AAP Guidelines: Health Supervision of Down Syndrome Patients

Nancy A. Melville

July 27, 2011

July 27, 2011 — New guidelines from the American Academy of Pediatrics (AAP) provide clinicians with the latest recommendations on the health supervision of children with Down syndrome.

The guidelines, published online July 25 in Pediatrics, provide standards of care beginning with the prenatal diagnosis of Down syndrome and extending through age 21 years or older.

"The guidelines are directed to the primary care provider to help meet the needs of the child with Down syndrome in the medical home," lead author Marilyn J. Bull, MD, FAAP, the Morris Green Professor of Pediatrics at Riley Hospital for Children in Indianapolis, Indiana, told Medscape Medical News.

In the guidelines, Dr. Bull and the Committee on Genetics state that children with Down syndrome have an array of unique medical conditions, multiple malformations, and widely varying levels of cognitive impairment, and clinicians are advised to be aware of the various issues that arise because of the presence of extra genetic material from chromosome 21.

As many as 75% of these children have hearing loss, for instance, and as many as 50% have congenital heart disease, Dr. Bull explained.

"It's important for physicians to recognize and manage potentially disabling conditions such as thyroid and cardiology issues as early as possible."

Among key updates to the guidelines are recommendations on monitoring children for cervical spine disabilities. In the past, radiographs of the cervical spine were recommended for children with Down syndrome by approximately age 3 years to detect the risk for instability that can cause spinal compression or spinal cord damage, but Dr. Bull said there is question about the efficacy of the radiographic approach.

"The problem is the radiographs themselves are not a good predictive tool and they don't predict well which child is going to have that increased risk of cervical spine instability," she said.

"So we are placing a different emphasis toward alerting physicians and families of the symptoms that could relate back to the cervical spine and to the prompt intervention that's important should they occur."

The guidelines also now include recommendations that clinicians be on alert for celiac disease, or gluten sensitivity, in children with Down syndrome.

"Celiac disease is somewhat increased in some children with Down syndrome, and since there are potential burdens in evaluating asymptomatic children, we don't recommend every child needs to be evaluated," Dr. Bull said. "But we're recommending that clinicians have a heightened awareness of the symptoms and conduct the proper tests if those symptoms occur."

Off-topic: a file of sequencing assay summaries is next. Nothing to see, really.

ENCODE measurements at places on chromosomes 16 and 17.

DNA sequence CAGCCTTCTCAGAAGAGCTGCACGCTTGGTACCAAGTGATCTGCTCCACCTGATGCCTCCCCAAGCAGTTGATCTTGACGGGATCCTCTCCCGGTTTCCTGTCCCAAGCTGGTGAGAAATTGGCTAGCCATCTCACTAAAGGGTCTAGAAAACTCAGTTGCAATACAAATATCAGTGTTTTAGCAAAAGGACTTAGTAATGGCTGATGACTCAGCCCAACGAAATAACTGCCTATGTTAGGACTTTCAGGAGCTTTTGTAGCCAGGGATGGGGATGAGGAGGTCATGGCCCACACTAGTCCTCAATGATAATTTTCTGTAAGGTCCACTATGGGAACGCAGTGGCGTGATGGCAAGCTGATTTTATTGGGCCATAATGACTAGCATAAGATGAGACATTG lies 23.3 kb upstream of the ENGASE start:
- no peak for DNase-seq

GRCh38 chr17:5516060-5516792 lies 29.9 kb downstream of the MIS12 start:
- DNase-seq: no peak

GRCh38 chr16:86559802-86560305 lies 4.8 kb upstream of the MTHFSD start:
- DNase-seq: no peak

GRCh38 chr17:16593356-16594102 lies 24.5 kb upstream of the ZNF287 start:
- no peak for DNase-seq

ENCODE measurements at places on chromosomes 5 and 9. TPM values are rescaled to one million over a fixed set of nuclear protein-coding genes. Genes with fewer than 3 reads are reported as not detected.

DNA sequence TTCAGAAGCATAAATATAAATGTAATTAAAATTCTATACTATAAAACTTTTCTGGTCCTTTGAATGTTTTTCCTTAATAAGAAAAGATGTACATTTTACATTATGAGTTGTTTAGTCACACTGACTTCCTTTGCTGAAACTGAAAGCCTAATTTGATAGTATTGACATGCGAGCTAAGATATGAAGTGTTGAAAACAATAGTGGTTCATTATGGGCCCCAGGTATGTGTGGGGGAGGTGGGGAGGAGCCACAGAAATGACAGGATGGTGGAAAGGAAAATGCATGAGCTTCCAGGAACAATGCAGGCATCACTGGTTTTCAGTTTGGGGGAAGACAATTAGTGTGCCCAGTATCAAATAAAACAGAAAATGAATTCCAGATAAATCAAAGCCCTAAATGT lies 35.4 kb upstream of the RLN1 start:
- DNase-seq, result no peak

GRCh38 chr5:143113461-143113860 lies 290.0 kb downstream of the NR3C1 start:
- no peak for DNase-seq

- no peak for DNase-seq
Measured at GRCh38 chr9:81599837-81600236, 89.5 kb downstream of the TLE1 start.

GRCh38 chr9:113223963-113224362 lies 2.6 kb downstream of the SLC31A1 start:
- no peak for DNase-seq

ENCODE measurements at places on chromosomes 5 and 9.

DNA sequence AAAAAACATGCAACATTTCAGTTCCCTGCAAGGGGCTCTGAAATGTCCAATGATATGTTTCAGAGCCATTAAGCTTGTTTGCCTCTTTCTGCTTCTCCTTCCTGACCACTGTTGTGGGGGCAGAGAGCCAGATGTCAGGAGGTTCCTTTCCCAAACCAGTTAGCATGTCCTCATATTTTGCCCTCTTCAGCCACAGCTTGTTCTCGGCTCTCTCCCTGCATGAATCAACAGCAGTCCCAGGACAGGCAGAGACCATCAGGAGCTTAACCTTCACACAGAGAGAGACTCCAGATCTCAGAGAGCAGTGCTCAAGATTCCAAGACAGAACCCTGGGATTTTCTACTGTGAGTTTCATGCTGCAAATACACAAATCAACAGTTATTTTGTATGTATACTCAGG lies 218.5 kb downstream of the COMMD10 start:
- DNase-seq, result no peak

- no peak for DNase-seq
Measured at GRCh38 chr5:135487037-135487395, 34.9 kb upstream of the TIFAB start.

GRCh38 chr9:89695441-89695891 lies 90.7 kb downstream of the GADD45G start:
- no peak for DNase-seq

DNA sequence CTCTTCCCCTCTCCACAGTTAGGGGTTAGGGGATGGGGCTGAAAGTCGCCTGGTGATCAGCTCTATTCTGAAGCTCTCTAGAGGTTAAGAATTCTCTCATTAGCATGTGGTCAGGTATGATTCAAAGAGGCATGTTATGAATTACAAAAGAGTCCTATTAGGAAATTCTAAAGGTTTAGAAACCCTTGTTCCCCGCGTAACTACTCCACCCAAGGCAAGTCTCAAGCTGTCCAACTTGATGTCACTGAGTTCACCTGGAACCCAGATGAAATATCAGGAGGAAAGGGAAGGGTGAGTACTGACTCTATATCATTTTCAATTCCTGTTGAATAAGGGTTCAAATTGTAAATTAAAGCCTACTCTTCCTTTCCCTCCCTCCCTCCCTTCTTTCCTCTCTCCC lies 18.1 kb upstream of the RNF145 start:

Sleep apnea is another risk in children with Down syndrome because of anatomic predisposition, and testing is recommended by at least age 4 years or as soon as a child has symptoms, Dr. Bull noted.

The guidelines include an algorithm to help address the various age-specific health issues that can arise throughout growth and development with Down syndrome.

"As children mature, nutrition, behavior and sexuality all become important issues in managing these patients, and health guidance on the issues for families is addressed as well," Dr. Bull said.

Family interaction in health supervision at all ages is heavily emphasized throughout the guidelines, which stress the need to work with parents to help them adjust to the unique challenges of having a child with Down syndrome.

She explained that "Parents are often overwhelmed when they learn their baby has a condition such as Down syndrome, and these guidelines strongly emphasize how important a balanced perspective with accurate information is for families, and how [to] approach families with the appropriate sensitivity, because it certainly is an adjustment."

Although much health supervision of patients with Down syndrome is handled at the primary care level, the guidelines are ultimately designed to inform and benefit the broader array of clinicians that can also be involved in their care.

"Almost every specialty is involved in caring for children with Down syndrome, so it is important for residents and medical students to become familiar with [Down syndrome] because it is highly likely they will encounter a Down syndrome patient in the course of their careers," Dr. Bull said.

Dr. Bull has disclosed no relevant financial relationships.

Pediatrics. 2011;128:393-406.

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